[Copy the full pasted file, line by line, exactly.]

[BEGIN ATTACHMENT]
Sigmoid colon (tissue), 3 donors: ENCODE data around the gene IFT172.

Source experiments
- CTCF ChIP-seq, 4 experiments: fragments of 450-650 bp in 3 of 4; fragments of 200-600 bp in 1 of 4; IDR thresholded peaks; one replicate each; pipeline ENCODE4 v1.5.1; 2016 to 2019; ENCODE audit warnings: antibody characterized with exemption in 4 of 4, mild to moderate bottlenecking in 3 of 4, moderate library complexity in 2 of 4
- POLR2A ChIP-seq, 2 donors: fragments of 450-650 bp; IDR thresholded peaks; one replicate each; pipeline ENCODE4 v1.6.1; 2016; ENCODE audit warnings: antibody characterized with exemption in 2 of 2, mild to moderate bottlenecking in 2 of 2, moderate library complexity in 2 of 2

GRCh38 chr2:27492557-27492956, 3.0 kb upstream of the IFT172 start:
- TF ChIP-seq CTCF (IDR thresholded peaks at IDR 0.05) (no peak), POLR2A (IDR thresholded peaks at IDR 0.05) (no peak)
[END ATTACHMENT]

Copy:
Sigmoid colon (tissue), 3 donors: ENCODE data around the gene IFT172.

Source experiments
- CTCF ChIP-seq, 4 experiments: fragments of 450-650 bp in 3 of 4; fragments of 200-600 bp in 1 of 4; IDR thresholded peaks; one replicate each; pipeline ENCODE4 v1.5.1; 2016 to 2019; ENCODE audit warnings: antibody characterized with exemption in 4 of 4, mild to moderate bottlenecking in 3 of 4, moderate library complexity in 2 of 4
- POLR2A ChIP-seq, 2 donors: fragments of 450-650 bp; IDR thresholded peaks; one replicate each; pipeline ENCODE4 v1.6.1; 2016; ENCODE audit warnings: antibody characterized with exemption in 2 of 2, mild to moderate bottlenecking in 2 of 2, moderate library complexity in 2 of 2

GRCh38 chr2:27492557-27492956, 3.0 kb upstream of the IFT172 start:
- TF ChIP-seq CTCF (IDR thresholded peaks at IDR 0.05) (no peak), POLR2A (IDR thresholded peaks at IDR 0.05) (no peak)